The Transmission of Monetary Policy Operations through Redistributions and Durable Purchases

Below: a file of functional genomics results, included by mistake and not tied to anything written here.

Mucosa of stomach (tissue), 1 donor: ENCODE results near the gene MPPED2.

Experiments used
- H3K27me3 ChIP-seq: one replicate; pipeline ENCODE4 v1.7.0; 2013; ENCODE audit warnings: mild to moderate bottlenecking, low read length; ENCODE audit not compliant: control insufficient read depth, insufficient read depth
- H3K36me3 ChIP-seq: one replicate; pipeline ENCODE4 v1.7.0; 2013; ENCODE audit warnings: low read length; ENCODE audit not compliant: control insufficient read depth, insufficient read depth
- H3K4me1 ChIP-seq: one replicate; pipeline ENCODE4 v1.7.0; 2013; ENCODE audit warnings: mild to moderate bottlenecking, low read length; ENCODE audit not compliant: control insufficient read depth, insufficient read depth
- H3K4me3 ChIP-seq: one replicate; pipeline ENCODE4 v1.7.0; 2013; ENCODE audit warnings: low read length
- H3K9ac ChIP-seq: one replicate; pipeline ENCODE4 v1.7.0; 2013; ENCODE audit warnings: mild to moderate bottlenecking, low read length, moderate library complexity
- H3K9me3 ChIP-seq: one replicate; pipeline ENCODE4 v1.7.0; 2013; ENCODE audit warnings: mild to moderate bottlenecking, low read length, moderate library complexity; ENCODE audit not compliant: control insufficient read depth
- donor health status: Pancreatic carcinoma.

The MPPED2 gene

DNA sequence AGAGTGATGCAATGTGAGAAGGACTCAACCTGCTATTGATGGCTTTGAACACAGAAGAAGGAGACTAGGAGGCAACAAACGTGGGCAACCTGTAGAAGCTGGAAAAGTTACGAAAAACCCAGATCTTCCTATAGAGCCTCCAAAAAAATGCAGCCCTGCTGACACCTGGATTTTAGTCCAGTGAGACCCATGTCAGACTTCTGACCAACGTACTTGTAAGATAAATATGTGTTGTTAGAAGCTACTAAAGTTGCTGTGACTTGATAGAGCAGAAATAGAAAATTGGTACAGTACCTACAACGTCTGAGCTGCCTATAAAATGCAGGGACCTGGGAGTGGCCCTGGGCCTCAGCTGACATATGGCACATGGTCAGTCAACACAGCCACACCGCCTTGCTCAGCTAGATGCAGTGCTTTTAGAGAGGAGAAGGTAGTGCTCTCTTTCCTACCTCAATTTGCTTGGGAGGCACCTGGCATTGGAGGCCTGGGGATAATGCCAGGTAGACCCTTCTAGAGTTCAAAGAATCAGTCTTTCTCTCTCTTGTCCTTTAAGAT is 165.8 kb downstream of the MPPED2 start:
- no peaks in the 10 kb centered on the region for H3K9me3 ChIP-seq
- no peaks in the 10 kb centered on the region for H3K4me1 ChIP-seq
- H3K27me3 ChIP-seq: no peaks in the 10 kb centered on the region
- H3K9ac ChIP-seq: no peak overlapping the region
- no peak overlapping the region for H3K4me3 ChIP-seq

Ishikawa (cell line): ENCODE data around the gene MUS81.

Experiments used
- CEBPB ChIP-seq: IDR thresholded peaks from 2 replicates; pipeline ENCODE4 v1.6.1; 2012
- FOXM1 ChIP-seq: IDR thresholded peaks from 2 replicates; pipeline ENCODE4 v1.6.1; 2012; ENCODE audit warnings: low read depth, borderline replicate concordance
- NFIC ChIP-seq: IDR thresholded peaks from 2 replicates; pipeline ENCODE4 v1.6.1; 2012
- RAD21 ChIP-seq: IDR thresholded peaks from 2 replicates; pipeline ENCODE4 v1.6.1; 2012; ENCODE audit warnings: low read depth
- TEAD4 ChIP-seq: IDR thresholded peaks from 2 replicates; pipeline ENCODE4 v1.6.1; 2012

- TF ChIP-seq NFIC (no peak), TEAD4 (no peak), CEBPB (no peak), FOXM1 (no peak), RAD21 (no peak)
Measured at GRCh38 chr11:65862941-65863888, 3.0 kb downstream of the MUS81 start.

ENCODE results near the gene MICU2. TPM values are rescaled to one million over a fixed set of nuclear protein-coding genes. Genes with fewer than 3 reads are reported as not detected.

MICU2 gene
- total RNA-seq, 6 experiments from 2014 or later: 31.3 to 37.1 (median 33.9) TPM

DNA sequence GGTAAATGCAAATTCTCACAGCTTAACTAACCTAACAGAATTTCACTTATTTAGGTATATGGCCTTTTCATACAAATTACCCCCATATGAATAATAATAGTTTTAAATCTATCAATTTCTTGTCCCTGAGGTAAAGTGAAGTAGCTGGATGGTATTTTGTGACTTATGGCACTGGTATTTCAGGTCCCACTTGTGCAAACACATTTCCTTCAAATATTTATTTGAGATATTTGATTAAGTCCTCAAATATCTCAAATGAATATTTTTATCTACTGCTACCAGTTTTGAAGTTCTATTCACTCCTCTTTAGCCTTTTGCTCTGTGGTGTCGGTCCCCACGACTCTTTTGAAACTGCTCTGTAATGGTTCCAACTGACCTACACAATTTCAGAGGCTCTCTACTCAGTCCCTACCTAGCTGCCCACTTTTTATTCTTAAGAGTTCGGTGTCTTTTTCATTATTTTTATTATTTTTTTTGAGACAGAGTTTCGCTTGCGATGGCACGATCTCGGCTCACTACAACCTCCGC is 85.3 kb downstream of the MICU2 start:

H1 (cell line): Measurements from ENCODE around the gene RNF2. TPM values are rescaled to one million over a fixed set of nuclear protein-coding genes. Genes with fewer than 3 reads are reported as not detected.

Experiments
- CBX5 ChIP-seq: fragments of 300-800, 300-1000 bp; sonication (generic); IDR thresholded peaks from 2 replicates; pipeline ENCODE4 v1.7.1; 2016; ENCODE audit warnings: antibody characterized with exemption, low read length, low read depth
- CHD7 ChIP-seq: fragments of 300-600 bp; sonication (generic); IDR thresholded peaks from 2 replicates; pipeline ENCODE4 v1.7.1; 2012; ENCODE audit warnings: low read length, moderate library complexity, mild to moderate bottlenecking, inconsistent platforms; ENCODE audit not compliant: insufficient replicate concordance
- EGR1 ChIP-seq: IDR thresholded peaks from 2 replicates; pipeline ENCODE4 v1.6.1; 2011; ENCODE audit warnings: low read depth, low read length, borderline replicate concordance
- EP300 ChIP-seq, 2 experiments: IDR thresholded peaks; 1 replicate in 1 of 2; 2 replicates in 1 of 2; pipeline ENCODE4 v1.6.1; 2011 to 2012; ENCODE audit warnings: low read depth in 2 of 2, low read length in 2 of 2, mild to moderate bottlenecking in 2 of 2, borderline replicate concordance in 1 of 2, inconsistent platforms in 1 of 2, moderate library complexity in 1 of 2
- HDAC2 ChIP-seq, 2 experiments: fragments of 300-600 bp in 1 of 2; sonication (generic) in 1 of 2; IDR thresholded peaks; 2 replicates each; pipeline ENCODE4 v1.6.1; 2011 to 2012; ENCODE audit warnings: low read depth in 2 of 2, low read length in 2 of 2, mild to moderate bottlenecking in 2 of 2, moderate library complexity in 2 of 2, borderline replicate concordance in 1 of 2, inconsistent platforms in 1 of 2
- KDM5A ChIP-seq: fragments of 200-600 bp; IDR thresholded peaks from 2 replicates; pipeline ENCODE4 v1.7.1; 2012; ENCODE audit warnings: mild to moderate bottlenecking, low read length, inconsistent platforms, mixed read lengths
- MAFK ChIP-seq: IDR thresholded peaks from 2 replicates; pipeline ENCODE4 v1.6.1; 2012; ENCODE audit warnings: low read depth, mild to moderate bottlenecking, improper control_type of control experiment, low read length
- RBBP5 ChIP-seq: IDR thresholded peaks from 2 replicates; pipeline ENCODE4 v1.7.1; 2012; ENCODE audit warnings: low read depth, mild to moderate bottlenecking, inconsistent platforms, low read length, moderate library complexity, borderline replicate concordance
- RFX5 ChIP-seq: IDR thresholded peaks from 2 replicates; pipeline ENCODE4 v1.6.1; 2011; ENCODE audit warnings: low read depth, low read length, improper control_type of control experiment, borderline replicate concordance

A large literature has documented statistically significant effects of monetary policy on economic activity. The central explanation for how monetary policy transmits to the real economy relies critically on nominal rigidities, which form the basis of the New Keynesian (NK) framework. This paper studies a different transmission mechanism that operates even in the absence of nominal rigidities. We show that in an OLG setting, standard open market operations (OMO) carried by central banks have important revaluation effects that alter the level and distribution of wealth and the incentives to work and save for retirement. Specifically, expansionary OMO lead households to frontload their purchases of durable goods and work and save more, thus generating a temporary boom in durables, followed by a bust. The mechanism can account for the empirical responses of key macroeconomic variables to monetary policy interventions. Moreover, the model implies that different monetary interventions (e.g., OMO versus helicopter drops) can have different qualitative effects on activity. The mechanism can thus complement the NK paradigm. We study an extension of the model incorporating labor market frictions.
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